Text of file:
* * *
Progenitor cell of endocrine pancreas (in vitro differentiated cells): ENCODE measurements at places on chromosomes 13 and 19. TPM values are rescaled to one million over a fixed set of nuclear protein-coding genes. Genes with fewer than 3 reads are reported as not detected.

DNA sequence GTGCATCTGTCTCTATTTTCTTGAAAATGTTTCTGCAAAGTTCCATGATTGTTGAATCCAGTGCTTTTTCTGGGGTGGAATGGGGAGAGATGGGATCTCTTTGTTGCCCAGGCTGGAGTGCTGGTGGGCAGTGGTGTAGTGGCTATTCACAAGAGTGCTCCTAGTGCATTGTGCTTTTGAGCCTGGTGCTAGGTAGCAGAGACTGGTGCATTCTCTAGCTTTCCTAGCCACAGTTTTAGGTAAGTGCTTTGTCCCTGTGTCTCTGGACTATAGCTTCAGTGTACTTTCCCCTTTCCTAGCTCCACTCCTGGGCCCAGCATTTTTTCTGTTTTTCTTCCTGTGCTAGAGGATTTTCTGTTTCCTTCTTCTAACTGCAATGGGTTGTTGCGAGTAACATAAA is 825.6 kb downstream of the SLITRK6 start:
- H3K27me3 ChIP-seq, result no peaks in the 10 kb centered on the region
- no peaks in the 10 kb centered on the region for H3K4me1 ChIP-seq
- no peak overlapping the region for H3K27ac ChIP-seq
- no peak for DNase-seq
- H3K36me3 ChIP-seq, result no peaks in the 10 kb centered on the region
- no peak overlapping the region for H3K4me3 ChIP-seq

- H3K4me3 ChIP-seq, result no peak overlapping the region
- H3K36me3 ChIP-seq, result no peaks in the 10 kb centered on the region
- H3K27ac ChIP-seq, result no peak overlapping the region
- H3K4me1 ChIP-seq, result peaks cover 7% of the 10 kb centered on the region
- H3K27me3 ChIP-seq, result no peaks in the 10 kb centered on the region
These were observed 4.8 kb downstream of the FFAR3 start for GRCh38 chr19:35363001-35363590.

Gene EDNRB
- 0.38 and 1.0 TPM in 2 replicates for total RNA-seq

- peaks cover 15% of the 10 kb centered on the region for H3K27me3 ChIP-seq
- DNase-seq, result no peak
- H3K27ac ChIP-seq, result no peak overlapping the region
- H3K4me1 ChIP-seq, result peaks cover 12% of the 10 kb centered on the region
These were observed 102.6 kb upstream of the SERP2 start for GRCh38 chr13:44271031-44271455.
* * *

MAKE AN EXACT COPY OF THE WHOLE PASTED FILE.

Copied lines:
Progenitor cell of endocrine pancreas (in vitro differentiated cells): ENCODE measurements at places on chromosomes 13 and 19. TPM values are rescaled to one million over a fixed set of nuclear protein-coding genes. Genes with fewer than 3 reads are reported as not detected.

DNA sequence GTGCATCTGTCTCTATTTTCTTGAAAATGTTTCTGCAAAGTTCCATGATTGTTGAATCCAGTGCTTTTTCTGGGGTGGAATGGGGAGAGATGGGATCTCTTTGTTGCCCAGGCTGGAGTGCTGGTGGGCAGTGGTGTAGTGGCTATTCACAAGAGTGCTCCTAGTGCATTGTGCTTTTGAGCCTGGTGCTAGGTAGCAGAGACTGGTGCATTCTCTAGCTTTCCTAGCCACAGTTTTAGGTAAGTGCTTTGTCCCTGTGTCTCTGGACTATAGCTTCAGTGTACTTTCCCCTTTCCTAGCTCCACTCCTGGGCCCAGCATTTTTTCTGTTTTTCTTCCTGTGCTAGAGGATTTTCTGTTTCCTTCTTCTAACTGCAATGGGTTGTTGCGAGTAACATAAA is 825.6 kb downstream of the SLITRK6 start:
- H3K27me3 ChIP-seq, result no peaks in the 10 kb centered on the region
- no peaks in the 10 kb centered on the region for H3K4me1 ChIP-seq
- no peak overlapping the region for H3K27ac ChIP-seq
- no peak for DNase-seq
- H3K36me3 ChIP-seq, result no peaks in the 10 kb centered on the region
- no peak overlapping the region for H3K4me3 ChIP-seq

- H3K4me3 ChIP-seq, result no peak overlapping the region
- H3K36me3 ChIP-seq, result no peaks in the 10 kb centered on the region
- H3K27ac ChIP-seq, result no peak overlapping the region
- H3K4me1 ChIP-seq, result peaks cover 7% of the 10 kb centered on the region
- H3K27me3 ChIP-seq, result no peaks in the 10 kb centered on the region
These were observed 4.8 kb downstream of the FFAR3 start for GRCh38 chr19:35363001-35363590.

Gene EDNRB
- 0.38 and 1.0 TPM in 2 replicates for total RNA-seq

- peaks cover 15% of the 10 kb centered on the region for H3K27me3 ChIP-seq
- DNase-seq, result no peak
- H3K27ac ChIP-seq, result no peak overlapping the region
- H3K4me1 ChIP-seq, result peaks cover 12% of the 10 kb centered on the region
These were observed 102.6 kb upstream of the SERP2 start for GRCh38 chr13:44271031-44271455.